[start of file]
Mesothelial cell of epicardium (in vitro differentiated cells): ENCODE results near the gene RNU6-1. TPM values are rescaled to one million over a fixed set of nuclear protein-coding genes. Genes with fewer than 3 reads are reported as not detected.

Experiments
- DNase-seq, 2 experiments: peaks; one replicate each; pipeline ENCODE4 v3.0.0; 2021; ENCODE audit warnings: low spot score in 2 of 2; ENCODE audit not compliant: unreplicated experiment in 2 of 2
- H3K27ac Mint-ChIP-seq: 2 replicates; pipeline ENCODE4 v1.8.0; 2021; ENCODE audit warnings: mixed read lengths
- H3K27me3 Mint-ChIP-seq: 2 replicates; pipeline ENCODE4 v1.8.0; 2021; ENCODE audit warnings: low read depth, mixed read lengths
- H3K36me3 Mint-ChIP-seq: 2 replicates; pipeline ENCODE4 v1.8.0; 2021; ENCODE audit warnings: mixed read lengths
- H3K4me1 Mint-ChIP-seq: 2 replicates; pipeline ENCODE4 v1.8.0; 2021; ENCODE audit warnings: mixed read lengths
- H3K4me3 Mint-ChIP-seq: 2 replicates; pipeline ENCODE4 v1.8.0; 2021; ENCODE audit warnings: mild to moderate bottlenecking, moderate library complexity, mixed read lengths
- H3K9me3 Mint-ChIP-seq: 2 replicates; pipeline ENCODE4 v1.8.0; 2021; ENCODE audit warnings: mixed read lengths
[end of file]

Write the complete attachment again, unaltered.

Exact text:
Mesothelial cell of epicardium (in vitro differentiated cells): ENCODE results near the gene RNU6-1. TPM values are rescaled to one million over a fixed set of nuclear protein-coding genes. Genes with fewer than 3 reads are reported as not detected.

Experiments
- DNase-seq, 2 experiments: peaks; one replicate each; pipeline ENCODE4 v3.0.0; 2021; ENCODE audit warnings: low spot score in 2 of 2; ENCODE audit not compliant: unreplicated experiment in 2 of 2
- H3K27ac Mint-ChIP-seq: 2 replicates; pipeline ENCODE4 v1.8.0; 2021; ENCODE audit warnings: mixed read lengths
- H3K27me3 Mint-ChIP-seq: 2 replicates; pipeline ENCODE4 v1.8.0; 2021; ENCODE audit warnings: low read depth, mixed read lengths
- H3K36me3 Mint-ChIP-seq: 2 replicates; pipeline ENCODE4 v1.8.0; 2021; ENCODE audit warnings: mixed read lengths
- H3K4me1 Mint-ChIP-seq: 2 replicates; pipeline ENCODE4 v1.8.0; 2021; ENCODE audit warnings: mixed read lengths
- H3K4me3 Mint-ChIP-seq: 2 replicates; pipeline ENCODE4 v1.8.0; 2021; ENCODE audit warnings: mild to moderate bottlenecking, moderate library complexity, mixed read lengths
- H3K9me3 Mint-ChIP-seq: 2 replicates; pipeline ENCODE4 v1.8.0; 2021; ENCODE audit warnings: mixed read lengths